From Pulling to Promenading: How to Leash Train a Dog Like a Pro

From Pulling to Promenading: How to Leash Train a Dog Like a Pro

Walking your dog is part of your daily responsibilities as a pet owner. For most dog owners, walking your pet requires putting them on a leash to prevent them from running into traffic, getting lost or interacting with other people’s pets.

If your new puppy or adopted dog isn’t leash trained, it can cause you and your dog to feel stressed and anxious when you need to take them on a walk. Knowing how to leash train your dog can help keep your dog safe and make daily walks an activity to look forward to.

How to Leash Train Your Puppy

Leash training your pup requires just a few simple, consistent steps. If you plan on training your dog with food, have a few healthy dog treats or premium beef dog food kibble on hand to reward them for good behavior.

Introduce Your Puppy to the Leash

When leash training your dog, introduce them to the leash, harness or collar. Before taking them outside, put these items inside your home for short periods. Aim for times when you are playing with your pup and give them treats so they connect these items with food. This builds up your dog’s positive association with the leash, making it easier to train them once you take it outdoors.

Teach Your Dog a Cue

Part of leash training is teaching desired behavior through cues. Choose a cue, such as a clicking noise or a simple, one-syllable word like “yes.” When your puppy has their collar and leash on, initiate your cue. As soon as your dog turns to look at you, give them a treat, like Dehydrated Beef Dog Treats. After a few rounds of this activity, you should notice your dog walking over to you as soon as you use the cue.

Make the Puppy Come to You

The next phase of leash training requires you to build upon the cue activity. As your dog approaches you after using your cue, back up a few paces and give your dog a treat when they get to you. The goal is to continue this pattern until your dog walks with you for several steps. Once you and your pup accomplish this task, you are ready for the next training task.

Practice and Repeat

Keep practicing until your dog becomes more comfortable walking alongside you with their leash and collar on. Try this activity several times in a distraction-free space inside your home, offering praise and treats each time your pup does a good job.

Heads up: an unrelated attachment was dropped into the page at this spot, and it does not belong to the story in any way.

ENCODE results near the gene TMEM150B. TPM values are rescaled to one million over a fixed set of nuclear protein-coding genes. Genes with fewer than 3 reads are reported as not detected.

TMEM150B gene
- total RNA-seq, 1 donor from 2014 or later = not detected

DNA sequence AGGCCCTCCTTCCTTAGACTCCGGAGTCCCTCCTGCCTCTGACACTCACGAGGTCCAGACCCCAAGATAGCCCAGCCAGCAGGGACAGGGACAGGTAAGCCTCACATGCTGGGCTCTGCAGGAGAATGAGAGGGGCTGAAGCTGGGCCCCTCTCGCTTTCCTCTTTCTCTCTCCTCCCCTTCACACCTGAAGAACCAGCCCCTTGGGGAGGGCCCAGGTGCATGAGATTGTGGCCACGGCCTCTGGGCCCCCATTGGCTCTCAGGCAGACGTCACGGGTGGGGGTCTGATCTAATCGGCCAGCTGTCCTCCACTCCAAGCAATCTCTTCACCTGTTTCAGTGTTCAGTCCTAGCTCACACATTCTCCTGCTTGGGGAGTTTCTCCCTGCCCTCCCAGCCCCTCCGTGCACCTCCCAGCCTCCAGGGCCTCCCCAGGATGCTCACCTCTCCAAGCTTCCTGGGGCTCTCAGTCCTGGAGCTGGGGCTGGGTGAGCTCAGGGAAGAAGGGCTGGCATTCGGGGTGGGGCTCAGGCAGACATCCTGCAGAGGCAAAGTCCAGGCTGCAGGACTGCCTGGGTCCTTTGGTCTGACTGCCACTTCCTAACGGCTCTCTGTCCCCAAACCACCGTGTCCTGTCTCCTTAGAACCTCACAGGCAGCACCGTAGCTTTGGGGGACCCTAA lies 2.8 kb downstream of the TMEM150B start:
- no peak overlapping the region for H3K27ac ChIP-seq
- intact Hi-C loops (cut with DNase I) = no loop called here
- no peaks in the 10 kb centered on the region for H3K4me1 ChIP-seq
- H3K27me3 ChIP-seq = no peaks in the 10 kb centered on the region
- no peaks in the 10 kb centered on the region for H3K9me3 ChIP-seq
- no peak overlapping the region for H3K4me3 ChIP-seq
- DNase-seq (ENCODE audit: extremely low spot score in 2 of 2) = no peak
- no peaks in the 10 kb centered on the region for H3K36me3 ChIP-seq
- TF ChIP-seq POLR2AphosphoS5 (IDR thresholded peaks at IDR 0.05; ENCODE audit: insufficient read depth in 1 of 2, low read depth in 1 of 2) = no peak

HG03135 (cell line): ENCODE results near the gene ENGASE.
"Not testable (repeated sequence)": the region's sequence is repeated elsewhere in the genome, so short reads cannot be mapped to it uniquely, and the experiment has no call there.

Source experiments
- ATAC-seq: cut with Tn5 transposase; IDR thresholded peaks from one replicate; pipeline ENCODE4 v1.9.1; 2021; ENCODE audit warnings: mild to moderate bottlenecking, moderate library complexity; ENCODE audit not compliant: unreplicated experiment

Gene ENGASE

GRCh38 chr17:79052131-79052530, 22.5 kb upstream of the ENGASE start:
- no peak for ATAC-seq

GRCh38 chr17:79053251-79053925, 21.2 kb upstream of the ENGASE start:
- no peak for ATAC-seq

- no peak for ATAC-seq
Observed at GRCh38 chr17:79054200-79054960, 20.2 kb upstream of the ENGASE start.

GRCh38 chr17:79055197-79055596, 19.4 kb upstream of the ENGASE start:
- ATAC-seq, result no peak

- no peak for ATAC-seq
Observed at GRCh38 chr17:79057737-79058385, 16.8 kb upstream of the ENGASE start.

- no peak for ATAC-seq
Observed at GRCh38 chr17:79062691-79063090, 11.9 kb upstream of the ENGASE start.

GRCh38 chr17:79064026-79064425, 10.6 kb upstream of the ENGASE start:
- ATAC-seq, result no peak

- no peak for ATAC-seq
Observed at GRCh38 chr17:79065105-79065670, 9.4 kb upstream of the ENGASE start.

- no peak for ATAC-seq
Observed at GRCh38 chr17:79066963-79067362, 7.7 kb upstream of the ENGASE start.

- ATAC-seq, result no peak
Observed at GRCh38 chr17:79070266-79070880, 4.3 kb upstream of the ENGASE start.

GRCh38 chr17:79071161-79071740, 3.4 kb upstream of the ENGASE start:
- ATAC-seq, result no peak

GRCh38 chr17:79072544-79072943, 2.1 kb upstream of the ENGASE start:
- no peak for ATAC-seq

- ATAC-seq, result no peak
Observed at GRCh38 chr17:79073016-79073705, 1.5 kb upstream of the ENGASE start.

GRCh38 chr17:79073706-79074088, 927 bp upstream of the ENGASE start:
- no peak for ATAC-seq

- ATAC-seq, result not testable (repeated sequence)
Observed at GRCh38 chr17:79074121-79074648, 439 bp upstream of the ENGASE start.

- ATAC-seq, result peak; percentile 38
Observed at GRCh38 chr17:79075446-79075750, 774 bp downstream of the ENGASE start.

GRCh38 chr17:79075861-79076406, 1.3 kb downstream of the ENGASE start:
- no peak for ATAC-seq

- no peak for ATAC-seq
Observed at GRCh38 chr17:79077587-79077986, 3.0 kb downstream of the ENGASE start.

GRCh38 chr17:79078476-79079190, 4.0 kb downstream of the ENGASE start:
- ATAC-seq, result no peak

When you and your dog are ready, take the activity outside. Your puppy will likely become distracted by the sights and sounds of the outdoors, so remain patient and keep your walks short. If your dog becomes distracted or begins to pull or lunge, hold onto the leash and initiate your cue, stepping away slightly.

When your dog follows you, reward them with a treat, such as a spoonful of healthy wet dog food you keep in a baggie for walks.

Correcting Unwanted Behaviors

During leash training, you will likely run into unwanted behaviors from your dog. If you’re training a puppy, it may have a short attention span that only lasts a few seconds. Keep your training sessions short and stop when the puppy seems mentally tired.

For other unwanted behaviors, try the following:


If your puppy pulls at the leash, stand completely still and do not move until they return to you. Avoid yanking or jerking the leash, and do not drag your dog with you. When they return, give them a treat.


Barking at other animals during a walk is a normal response, but it is often elevated when a dog lacks exercise or mental stimulation. Ensure your pup gets daily exercise and mental stimulation at home to minimize this issue.

If they bark when leash training, use the same procedure as pulling; stand still and create distance, using the cue to call the dog to you. When they follow directions, reward them with a treat.


If your dog begins to lunge on your walks, be proactive. Watch for signs your dog is about to lunge and divert its attention before it happens with a treat. Also, try to create distance between the lunge target and your pup to discourage the behavior. Avoid pulling on the leash or harness, as it could injure your pet.

Reward Your Pup With a Nutritional Meal

Leash training is a simple, repetitive task you can accomplish with the right attitude and consistency. It is vital to leash train your dog to prevent unwanted behaviors and accidents and make walks enjoyable for you and your pet.

Support your leash training sessions with humanely sourced dog treats and foods from Open Farm. We carry dehydrated beef, chicken, and turkey treats perfect for dogs and puppies learning to walk on a leash. Our lamb, beef, and fish-based dog food are made with sustainable ingredients and make the ideal daily reward for your puppy after you come inside from a successful walk.

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